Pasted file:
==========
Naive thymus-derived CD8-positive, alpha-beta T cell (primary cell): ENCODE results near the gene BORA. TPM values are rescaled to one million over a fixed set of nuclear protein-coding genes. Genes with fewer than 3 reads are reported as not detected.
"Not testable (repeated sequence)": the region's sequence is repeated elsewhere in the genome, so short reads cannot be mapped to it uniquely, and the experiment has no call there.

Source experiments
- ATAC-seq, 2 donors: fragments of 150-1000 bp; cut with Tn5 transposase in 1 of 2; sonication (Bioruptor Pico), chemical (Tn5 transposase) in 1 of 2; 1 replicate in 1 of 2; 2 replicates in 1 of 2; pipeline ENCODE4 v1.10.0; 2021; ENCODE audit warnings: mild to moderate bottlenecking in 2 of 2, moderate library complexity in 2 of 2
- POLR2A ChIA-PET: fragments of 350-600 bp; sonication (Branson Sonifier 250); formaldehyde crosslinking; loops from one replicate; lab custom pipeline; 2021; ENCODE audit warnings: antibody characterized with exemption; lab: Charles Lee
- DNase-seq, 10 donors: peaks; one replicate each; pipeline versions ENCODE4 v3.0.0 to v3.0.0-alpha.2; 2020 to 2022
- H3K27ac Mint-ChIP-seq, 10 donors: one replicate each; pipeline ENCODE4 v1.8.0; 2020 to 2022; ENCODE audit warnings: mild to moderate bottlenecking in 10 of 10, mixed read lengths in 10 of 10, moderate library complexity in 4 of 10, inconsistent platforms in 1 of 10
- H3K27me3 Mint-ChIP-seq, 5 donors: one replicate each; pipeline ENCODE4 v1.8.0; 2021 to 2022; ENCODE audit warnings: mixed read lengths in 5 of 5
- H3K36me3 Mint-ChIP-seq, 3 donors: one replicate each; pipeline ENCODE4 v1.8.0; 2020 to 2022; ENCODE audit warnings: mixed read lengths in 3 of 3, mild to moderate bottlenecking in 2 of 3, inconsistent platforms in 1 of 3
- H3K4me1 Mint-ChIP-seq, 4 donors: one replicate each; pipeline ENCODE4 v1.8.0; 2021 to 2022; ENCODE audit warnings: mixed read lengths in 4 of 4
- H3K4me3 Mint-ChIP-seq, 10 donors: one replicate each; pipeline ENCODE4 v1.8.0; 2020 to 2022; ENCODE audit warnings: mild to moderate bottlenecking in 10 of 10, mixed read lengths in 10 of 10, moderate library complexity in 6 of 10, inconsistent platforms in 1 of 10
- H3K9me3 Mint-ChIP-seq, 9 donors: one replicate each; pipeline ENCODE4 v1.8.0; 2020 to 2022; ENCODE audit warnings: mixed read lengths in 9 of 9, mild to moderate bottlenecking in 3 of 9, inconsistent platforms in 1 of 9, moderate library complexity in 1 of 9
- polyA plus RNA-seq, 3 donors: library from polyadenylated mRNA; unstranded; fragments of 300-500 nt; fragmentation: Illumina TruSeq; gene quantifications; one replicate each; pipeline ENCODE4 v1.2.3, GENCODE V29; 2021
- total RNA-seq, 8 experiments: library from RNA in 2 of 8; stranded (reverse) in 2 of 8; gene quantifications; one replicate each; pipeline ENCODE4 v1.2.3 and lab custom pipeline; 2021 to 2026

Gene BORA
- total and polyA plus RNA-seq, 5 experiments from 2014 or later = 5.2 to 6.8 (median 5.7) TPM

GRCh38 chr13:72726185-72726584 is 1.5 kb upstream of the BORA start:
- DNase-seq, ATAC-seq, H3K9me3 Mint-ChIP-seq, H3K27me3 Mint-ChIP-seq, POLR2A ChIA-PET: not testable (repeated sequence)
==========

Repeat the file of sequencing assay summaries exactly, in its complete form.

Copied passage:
Naive thymus-derived CD8-positive, alpha-beta T cell (primary cell): ENCODE results near the gene BORA. TPM values are rescaled to one million over a fixed set of nuclear protein-coding genes. Genes with fewer than 3 reads are reported as not detected.
"Not testable (repeated sequence)": the region's sequence is repeated elsewhere in the genome, so short reads cannot be mapped to it uniquely, and the experiment has no call there.

Source experiments
- ATAC-seq, 2 donors: fragments of 150-1000 bp; cut with Tn5 transposase in 1 of 2; sonication (Bioruptor Pico), chemical (Tn5 transposase) in 1 of 2; 1 replicate in 1 of 2; 2 replicates in 1 of 2; pipeline ENCODE4 v1.10.0; 2021; ENCODE audit warnings: mild to moderate bottlenecking in 2 of 2, moderate library complexity in 2 of 2
- POLR2A ChIA-PET: fragments of 350-600 bp; sonication (Branson Sonifier 250); formaldehyde crosslinking; loops from one replicate; lab custom pipeline; 2021; ENCODE audit warnings: antibody characterized with exemption; lab: Charles Lee
- DNase-seq, 10 donors: peaks; one replicate each; pipeline versions ENCODE4 v3.0.0 to v3.0.0-alpha.2; 2020 to 2022
- H3K27ac Mint-ChIP-seq, 10 donors: one replicate each; pipeline ENCODE4 v1.8.0; 2020 to 2022; ENCODE audit warnings: mild to moderate bottlenecking in 10 of 10, mixed read lengths in 10 of 10, moderate library complexity in 4 of 10, inconsistent platforms in 1 of 10
- H3K27me3 Mint-ChIP-seq, 5 donors: one replicate each; pipeline ENCODE4 v1.8.0; 2021 to 2022; ENCODE audit warnings: mixed read lengths in 5 of 5
- H3K36me3 Mint-ChIP-seq, 3 donors: one replicate each; pipeline ENCODE4 v1.8.0; 2020 to 2022; ENCODE audit warnings: mixed read lengths in 3 of 3, mild to moderate bottlenecking in 2 of 3, inconsistent platforms in 1 of 3
- H3K4me1 Mint-ChIP-seq, 4 donors: one replicate each; pipeline ENCODE4 v1.8.0; 2021 to 2022; ENCODE audit warnings: mixed read lengths in 4 of 4
- H3K4me3 Mint-ChIP-seq, 10 donors: one replicate each; pipeline ENCODE4 v1.8.0; 2020 to 2022; ENCODE audit warnings: mild to moderate bottlenecking in 10 of 10, mixed read lengths in 10 of 10, moderate library complexity in 6 of 10, inconsistent platforms in 1 of 10
- H3K9me3 Mint-ChIP-seq, 9 donors: one replicate each; pipeline ENCODE4 v1.8.0; 2020 to 2022; ENCODE audit warnings: mixed read lengths in 9 of 9, mild to moderate bottlenecking in 3 of 9, inconsistent platforms in 1 of 9, moderate library complexity in 1 of 9
- polyA plus RNA-seq, 3 donors: library from polyadenylated mRNA; unstranded; fragments of 300-500 nt; fragmentation: Illumina TruSeq; gene quantifications; one replicate each; pipeline ENCODE4 v1.2.3, GENCODE V29; 2021
- total RNA-seq, 8 experiments: library from RNA in 2 of 8; stranded (reverse) in 2 of 8; gene quantifications; one replicate each; pipeline ENCODE4 v1.2.3 and lab custom pipeline; 2021 to 2026

Gene BORA
- total and polyA plus RNA-seq, 5 experiments from 2014 or later = 5.2 to 6.8 (median 5.7) TPM

GRCh38 chr13:72726185-72726584 is 1.5 kb upstream of the BORA start:
- DNase-seq, ATAC-seq, H3K9me3 Mint-ChIP-seq, H3K27me3 Mint-ChIP-seq, POLR2A ChIA-PET: not testable (repeated sequence)